November 13, 1996 |
Marvel Entertainment Group Inc. said financier Ronald Perelman offered to pay $350 million for new Marvel shares in a bid to keep the troubled comic book company from filing for bankruptcy. Marvel's stock tumbled because the plan from Perelman's Andrews Group Inc. means issuing 410 million shares at 85 cents each. That would sharply cut the value of existing shares to about $1.30 each. The stock is collateral for $643 million in bonds.
October 22, 1996 |
Scott Sassa, who resigned last month from a top-ranking position at Turner Broadcasting System, is expected to take the helm of New York financier Ronald Perelman's ailing Marvel Entertainment Group, according to television sources. Sassa could not be reached for comment Monday. But television sources say the 37-year-old executive is preparing to move from Atlanta to New York to become chief executive of the financially troubled comic book company.
May 22, 1996 |
Carolco Files Claim Against Marvel: Lawyers for the production company, which is operating under Chapter 11 of U.S. Bankruptcy Code, are disputing in a court filing a Marvel Entertainment claim that Carolco's rights to make a live-action film based on the comic book superhero Spiderman reverts to Marvel this week.
January 8, 1996 |
To his friends, Rob Liefeld seems to have attained the ultimate Generation X lifestyle. He works odd hours drawing cartoons and drives around Southern California in his Jeep, stopping off for Mexican fast food when the urge hits. But corporate America has a pretty grown-up job for the laid-back 28-year-old millionaire. Marvel Entertainment Group Inc.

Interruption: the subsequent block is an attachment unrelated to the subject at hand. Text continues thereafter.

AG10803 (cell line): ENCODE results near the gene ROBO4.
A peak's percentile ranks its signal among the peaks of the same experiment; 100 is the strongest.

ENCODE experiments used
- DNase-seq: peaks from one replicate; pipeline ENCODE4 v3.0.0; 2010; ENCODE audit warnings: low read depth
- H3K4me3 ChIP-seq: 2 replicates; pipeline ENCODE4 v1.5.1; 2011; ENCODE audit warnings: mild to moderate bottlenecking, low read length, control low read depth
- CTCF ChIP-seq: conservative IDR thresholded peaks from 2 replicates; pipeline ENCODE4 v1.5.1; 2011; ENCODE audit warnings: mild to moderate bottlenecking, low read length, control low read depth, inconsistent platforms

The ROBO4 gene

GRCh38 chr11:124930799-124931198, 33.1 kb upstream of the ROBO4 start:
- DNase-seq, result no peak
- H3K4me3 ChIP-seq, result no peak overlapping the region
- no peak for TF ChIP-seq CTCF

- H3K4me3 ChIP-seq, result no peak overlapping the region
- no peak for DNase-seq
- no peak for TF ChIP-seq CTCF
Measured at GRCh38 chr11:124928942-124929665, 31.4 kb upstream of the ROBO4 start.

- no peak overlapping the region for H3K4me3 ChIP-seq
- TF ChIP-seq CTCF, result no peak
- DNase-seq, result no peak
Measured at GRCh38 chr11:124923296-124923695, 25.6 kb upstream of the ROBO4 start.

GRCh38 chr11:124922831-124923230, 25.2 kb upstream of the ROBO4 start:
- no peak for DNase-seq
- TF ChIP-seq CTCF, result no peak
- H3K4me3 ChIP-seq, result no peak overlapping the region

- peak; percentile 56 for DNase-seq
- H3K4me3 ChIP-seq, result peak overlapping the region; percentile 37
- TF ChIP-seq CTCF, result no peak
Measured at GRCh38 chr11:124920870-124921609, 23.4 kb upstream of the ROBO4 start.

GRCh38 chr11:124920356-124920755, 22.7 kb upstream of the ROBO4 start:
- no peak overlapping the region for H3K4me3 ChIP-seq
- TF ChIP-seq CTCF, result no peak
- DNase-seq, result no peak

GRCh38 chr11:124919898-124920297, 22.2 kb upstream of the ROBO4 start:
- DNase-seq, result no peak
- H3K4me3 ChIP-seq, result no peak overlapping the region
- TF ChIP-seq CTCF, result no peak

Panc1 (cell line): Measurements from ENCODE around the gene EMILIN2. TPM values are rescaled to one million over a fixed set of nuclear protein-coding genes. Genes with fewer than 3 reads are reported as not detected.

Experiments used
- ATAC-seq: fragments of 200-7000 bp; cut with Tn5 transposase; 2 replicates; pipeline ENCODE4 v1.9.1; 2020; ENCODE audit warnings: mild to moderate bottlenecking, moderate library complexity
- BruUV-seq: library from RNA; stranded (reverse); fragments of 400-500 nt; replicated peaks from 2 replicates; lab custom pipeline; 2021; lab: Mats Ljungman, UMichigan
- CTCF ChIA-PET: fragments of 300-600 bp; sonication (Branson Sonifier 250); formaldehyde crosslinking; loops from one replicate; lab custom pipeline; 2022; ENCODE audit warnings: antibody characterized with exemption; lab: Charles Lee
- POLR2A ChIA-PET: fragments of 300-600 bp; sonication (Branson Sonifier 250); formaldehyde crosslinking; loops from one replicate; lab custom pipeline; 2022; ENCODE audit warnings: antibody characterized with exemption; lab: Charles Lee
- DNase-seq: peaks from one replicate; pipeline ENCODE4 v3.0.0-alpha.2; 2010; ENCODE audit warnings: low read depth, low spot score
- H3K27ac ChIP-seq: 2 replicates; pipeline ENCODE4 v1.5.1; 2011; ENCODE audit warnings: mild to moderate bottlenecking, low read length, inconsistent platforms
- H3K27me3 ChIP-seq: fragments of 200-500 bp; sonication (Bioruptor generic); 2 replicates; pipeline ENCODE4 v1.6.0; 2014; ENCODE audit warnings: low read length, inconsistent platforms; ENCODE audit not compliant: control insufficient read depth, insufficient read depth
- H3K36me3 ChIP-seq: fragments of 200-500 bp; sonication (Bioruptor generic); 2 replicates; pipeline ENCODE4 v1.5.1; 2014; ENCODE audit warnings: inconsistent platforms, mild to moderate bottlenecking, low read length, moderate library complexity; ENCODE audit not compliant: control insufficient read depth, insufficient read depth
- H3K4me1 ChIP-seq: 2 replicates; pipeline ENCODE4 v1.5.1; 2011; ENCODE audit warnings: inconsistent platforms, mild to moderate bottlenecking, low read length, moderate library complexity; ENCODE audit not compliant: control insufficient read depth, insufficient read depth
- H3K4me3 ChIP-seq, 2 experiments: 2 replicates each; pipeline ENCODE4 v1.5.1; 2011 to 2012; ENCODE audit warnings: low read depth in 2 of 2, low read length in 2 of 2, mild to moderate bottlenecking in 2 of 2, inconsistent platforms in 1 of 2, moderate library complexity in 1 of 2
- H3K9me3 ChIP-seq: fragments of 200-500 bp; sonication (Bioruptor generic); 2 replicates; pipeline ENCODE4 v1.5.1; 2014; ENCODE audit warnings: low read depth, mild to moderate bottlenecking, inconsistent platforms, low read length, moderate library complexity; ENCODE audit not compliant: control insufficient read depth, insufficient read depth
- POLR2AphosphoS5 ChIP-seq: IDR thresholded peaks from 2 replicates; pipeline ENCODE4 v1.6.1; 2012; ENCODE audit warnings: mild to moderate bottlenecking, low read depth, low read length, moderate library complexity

November 4, 1994 |
Marvel Entertainment Group, the behemoth publisher of comic books, said Thursday that it has acquired Malibu Comics Entertainment Inc., the innovative West Coast Wunderkind of the comic book industry, creating an entity that will control 40% of the market. Details of the sale were not disclosed, though Malibu is to continue fully autonomous operations and remain in sole charge of its business ventures, including plans for feature movies, television cartoons and other merchandising.
April 15, 1992 |
Batman has Robin. Superman comes with Lois Lane and Jimmy Olson. But only "Youngblood" has '90s-style sidekicks: Spin doctors. Speech writers. Video trainers. Wardrobe consultants with expertise in spandex. This is not just a comic book for the MTV Generation. It's from the MTV Generation. And "Youngblood"--the new, in-your-face group of superheroes--is taking the comic book industry by storm.
February 19, 1992 |
BIFF! SOCK! WHAM! That's how it must have felt Tuesday in the New York offices of Marvel Entertainment Group, publisher of Spiderman and other Marvel Comics, as Wall Street gave the firm a hammering. Marvel's stock tumbled $11.375 a share to $54.625 in trading on the New York Stock Exchange, losing $137.6 million in market value, after Barron's, a weekly financial newspaper, published a story over the weekend critical of the comic book firm.